IBM SPSS software version 19 was used for calculating of mean age and also GraphPad Prism 5 software for comparison of survival in the patients with differentiated treatments. P≤0.05 is statistically significant.

3. Results

The mean age for the patients at diagnosis of BC was 42 years (±9.9), 100% women. All of the patients had metastasis. 25 patients (58.1%) had metastasis to bone, 8 patients (18.6%) to liver, 6 patients (14%) to lung and 4 patients to brain. 5 patients (11.6%) were in grade I, 29 patients (67.4%) in grade II and 9 patients (21%) in grade III. Out of 43 patients, 32 patients (74.4%) got radiation, 34 patients (79.1%) were treated with tamoxifen, 24 patients (55.8%) with letrozole, 12 patients (28%) with trastizumab (Herceptin) and all of patients with Rapamycin.

Table 1. The clinical variables in the patients with metastatic breast cancer and invasive ductal carcinoma (n=43)

For comparison of survival, we divide patients to 3 groups:

Group 1: Patients with ER, PR positive and Her2 negative that were treated with hormone therapy (tamoxifen or letrozole or both), rapamycin and a number of patients with radiation.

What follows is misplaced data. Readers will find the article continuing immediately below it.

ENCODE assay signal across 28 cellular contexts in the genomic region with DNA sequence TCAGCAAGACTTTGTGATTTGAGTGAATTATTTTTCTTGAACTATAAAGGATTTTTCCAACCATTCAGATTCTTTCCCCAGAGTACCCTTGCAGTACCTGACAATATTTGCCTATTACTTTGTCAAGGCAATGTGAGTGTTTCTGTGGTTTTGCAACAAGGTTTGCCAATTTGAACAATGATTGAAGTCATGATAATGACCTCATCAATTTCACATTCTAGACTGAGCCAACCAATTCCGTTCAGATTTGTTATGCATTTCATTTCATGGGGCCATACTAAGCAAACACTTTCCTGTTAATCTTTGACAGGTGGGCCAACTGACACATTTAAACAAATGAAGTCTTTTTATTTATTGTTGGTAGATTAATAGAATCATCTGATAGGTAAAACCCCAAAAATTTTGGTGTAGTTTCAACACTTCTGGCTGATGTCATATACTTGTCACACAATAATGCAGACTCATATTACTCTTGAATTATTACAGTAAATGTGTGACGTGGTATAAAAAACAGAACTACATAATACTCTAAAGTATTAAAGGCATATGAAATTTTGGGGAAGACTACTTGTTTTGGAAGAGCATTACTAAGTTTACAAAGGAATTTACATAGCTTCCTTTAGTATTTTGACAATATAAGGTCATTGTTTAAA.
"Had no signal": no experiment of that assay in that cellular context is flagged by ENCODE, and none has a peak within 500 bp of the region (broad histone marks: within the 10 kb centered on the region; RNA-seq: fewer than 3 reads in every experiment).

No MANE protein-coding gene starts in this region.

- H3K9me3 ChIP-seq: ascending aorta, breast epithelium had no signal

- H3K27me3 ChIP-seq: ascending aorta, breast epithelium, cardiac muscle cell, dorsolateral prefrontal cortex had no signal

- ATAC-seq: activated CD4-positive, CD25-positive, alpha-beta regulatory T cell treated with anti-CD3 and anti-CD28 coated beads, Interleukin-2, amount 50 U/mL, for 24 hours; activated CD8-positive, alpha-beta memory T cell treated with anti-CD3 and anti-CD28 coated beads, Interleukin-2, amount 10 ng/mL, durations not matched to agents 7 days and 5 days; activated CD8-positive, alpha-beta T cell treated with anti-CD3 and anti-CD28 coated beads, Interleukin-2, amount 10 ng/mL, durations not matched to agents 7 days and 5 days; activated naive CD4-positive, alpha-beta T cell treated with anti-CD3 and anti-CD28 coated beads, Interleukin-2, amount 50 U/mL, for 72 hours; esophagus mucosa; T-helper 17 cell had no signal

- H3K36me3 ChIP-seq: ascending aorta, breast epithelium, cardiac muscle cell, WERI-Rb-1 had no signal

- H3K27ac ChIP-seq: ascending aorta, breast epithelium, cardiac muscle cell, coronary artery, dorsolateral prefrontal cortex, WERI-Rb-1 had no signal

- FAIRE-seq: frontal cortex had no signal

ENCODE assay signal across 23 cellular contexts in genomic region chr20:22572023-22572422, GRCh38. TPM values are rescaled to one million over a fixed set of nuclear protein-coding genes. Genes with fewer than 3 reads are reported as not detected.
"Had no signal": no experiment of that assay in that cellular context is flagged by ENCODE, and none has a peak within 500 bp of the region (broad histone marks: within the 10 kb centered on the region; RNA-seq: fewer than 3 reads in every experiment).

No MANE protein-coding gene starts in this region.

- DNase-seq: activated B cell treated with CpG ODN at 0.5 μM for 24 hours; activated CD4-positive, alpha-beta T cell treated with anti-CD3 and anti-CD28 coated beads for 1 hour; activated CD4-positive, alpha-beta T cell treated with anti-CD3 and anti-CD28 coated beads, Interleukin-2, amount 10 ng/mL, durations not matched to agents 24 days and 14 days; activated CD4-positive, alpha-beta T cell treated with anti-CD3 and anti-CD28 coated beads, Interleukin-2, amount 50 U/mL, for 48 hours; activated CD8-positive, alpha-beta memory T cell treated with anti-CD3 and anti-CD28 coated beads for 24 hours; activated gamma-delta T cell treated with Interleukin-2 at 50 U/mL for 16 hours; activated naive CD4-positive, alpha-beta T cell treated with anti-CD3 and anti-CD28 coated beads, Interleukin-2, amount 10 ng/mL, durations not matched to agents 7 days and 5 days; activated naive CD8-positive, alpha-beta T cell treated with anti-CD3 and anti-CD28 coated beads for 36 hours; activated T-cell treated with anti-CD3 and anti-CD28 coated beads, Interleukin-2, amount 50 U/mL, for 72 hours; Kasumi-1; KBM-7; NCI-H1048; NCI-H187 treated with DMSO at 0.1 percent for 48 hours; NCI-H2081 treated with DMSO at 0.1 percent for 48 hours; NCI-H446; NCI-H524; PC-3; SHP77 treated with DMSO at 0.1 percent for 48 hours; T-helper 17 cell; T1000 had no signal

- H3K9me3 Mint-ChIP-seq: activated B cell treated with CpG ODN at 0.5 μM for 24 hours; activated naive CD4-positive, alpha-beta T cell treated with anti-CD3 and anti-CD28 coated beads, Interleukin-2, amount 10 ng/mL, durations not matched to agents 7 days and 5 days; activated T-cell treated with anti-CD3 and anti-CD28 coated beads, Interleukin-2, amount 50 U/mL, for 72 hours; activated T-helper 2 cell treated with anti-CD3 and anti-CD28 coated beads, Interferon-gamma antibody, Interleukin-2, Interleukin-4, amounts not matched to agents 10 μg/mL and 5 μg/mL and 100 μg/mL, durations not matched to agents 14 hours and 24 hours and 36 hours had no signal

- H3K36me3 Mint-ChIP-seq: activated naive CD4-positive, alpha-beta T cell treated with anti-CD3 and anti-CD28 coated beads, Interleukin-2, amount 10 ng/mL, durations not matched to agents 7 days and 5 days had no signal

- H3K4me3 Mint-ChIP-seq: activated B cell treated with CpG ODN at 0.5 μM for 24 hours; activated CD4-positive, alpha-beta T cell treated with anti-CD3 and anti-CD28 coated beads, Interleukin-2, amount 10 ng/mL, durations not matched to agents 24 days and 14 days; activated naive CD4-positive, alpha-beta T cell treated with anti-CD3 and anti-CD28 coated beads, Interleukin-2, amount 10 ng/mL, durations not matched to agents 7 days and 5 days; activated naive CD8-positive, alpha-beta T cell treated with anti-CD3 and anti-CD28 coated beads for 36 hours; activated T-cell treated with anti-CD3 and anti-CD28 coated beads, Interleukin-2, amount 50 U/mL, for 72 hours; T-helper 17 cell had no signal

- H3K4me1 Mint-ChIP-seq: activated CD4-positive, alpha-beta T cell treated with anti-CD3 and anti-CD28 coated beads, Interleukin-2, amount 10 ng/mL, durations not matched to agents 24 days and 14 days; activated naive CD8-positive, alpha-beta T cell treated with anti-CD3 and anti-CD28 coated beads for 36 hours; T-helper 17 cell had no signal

Group 2: Patients with ER, PR and Her2 positive that were treated with hormone therapy (tamoxifen or letrozole or both), trastizumab, rapamycin and a number of patients with radiation.

Group 3: Patients with ER, PR and Her2 negative that were treated with hormone therapy (tamoxifen or letrozole or both), rapamycin and a number of patients with radiation.

The Figure 1 shows the 5-year survival for mBC patients in group 1 compared to group 2. The survival rate for group 1 was 93.3% but in group 2 was 42.8% that statistically this comparison was significant (P=0.006).

Figure 1. the 5-year overall survival for metastasis breast cancer patients with (A) ER, PR positive and Her2 negative compared to (B) ER, PR and Her2 positive

The Figure 2 shows the 5-year survival for mBC patients in group 1 compared to group 3. The survival rate in group 1 was 93.3% but for group 3 was 72.7% that statistically this comparison was significant (P=0.03).

Figure 2. the 5-year overall survival for metastasis breast cancer patients with (A) ER, PR positive and Her2 negative compared to (B) ER, PR and Her2 negative

The Figure 3 shows the 5-year survival for mBC patients in group 2 compared to group 3. The survival rate in group 2 was 42.8% but for group 3 was 72.7% that statistically this comparison was no significant (P=0.3).

Figure 3. The 5-year overall survival for metastasis breast cancer patients with (A) ER, PR and Her2 positive compared to (B) ER, PR and Her2 negative

4. Discussion